Everything that is personal to an individual falls under the personal data protection laws. This includes information like:

  • Name
  • Address
  • Photos
  • IP address
  • Genetic data
  • Biometric data

In short, any kind of information that a hacker can use to identify an individual is personal data.

How will GDPR impact your business?

Companies are expected to benefit from GDPR. Compared to having many regulatory bodies to take care of data-compliance for businesses, having a single body is going to make things simpler and easier for businesses.

In fact, instead of having 28 laws for 28 EU member states, the new single regulation is going to help save a total of €2.3 billion per year across Europe. This is big!

At the same time, it will also guarantee online data protection, which has been a major concern over the last few years.

Businesses that fail to comply with the guidelines can expect to face hefty fines that may go up to €20 million.

How will GDPR impact consumers?

We discussed the impact GDPR is going to have on businesses – now, let us have a look at how GDPR is going to affect consumers.

GDPR can prove to be a highly beneficial regulation for consumers, as they will no longer have to worry about cyber criminals lurking around websites that hold their personal data.

Most important of all, the new regulation will allow consumers to ask organizations about their data security policy and processes, and how they handle an incident of data breach.

In other words, GDPR will make it easier for consumers to access their data and get to know how it is being stored and processed. Therefore, GDPR comes as a blessing for consumers.

Report within 72-hours of the breach

One of the strongest points of the regulation that has come forward is the way a data breach should be reported. Specifically, in such an incident, companies need to report to the Information Commissioner’s Office for UK organizations within 72-hours – unless the personal data breach is unlikely to result in a risk to individuals.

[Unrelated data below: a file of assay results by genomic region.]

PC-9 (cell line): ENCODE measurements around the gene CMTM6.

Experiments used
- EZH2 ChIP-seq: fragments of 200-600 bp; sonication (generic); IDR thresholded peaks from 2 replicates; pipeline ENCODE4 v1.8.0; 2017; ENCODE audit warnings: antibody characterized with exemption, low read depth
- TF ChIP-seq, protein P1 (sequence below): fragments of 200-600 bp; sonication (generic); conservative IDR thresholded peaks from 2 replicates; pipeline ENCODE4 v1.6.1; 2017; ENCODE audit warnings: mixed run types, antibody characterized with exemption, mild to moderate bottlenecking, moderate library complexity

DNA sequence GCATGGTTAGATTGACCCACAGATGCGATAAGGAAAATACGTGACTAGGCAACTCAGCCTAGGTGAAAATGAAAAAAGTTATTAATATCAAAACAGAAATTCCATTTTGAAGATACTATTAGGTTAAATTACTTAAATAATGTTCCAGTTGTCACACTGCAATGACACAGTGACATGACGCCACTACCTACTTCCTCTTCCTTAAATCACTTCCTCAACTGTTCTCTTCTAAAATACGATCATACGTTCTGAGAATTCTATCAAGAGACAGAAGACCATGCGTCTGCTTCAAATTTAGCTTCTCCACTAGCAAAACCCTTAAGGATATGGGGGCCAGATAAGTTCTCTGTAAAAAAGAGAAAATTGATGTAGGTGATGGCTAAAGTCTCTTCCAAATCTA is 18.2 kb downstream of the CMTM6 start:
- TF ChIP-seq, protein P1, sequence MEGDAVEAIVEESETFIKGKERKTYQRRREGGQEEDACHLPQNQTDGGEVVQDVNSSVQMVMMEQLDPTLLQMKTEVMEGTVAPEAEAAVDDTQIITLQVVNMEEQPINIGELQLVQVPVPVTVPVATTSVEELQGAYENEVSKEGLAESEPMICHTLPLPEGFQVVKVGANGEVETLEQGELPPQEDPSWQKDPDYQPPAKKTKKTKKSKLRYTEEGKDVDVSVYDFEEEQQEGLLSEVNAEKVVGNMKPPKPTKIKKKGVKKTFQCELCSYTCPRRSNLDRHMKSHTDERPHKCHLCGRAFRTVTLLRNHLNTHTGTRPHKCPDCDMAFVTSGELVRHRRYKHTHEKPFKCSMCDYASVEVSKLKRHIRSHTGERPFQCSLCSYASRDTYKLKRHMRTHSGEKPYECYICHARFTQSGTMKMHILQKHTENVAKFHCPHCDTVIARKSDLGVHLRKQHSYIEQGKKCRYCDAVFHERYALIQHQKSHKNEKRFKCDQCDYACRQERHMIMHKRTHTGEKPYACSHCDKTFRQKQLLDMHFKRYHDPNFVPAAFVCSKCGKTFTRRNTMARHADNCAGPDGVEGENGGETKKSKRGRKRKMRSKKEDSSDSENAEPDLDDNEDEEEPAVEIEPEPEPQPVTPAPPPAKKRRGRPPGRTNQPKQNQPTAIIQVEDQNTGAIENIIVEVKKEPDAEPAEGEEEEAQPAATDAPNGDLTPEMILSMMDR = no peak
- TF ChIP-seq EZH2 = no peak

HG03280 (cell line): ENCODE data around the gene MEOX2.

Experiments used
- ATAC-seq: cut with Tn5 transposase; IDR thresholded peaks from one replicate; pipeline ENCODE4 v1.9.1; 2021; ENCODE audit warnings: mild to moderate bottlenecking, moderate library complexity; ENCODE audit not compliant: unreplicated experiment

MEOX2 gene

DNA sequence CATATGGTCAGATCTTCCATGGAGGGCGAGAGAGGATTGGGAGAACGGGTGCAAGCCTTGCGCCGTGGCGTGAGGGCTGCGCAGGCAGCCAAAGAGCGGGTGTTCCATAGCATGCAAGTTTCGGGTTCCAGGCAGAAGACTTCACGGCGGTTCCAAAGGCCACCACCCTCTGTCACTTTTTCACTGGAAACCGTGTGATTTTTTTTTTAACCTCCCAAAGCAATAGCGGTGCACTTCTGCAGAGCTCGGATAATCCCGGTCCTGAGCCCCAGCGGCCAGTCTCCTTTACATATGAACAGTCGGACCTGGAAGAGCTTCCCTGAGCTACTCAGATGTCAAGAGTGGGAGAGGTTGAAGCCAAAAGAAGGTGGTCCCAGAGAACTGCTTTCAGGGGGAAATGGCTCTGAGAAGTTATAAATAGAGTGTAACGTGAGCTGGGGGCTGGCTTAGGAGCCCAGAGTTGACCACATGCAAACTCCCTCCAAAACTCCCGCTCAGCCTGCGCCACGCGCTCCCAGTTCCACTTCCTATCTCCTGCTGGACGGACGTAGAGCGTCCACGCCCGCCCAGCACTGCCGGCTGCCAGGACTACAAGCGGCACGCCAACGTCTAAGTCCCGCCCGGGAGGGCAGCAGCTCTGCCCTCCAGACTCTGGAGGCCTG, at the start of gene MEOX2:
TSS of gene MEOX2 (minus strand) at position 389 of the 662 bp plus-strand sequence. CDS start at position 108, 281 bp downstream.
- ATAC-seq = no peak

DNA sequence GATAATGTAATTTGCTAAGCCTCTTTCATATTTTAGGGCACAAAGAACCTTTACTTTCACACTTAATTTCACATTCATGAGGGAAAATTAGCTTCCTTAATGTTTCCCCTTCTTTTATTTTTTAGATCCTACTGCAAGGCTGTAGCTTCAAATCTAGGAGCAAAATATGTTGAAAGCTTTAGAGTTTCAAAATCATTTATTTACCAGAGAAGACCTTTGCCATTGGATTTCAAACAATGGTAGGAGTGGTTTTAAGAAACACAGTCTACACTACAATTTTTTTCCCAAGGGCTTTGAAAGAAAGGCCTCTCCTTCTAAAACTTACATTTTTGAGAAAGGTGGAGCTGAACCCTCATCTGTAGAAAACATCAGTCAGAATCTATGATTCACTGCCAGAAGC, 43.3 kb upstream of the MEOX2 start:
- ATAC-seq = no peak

Businesses must also notify the consumers about the data breach within the same time frame.

This makes it more transparent for the individuals to know whether there has been an invasion of their privacy, ultimately making sure that businesses don’t forget the phrase – The customer is King.

Conclusion

Looking at the growing concern about the safety of customer data, GDPR seems to be a huge step in the right direction.

Not only does it pull the strings for businesses to upgrade their security policies, but it also makes the data safety more transparent, since GDPR allows consumers to know how businesses handle their personal data.

As of now, the deadline for GDPR compliance is May 25th, 2018.

So, any business that fails to comply with the guidelines can expect to face serious consequences.

As far as the success or failure of this endeavor is concerned, we all will have to wait and see what happens. Let’s hope it all turns out to be good; after all, this change is made for the benefit of the consumer.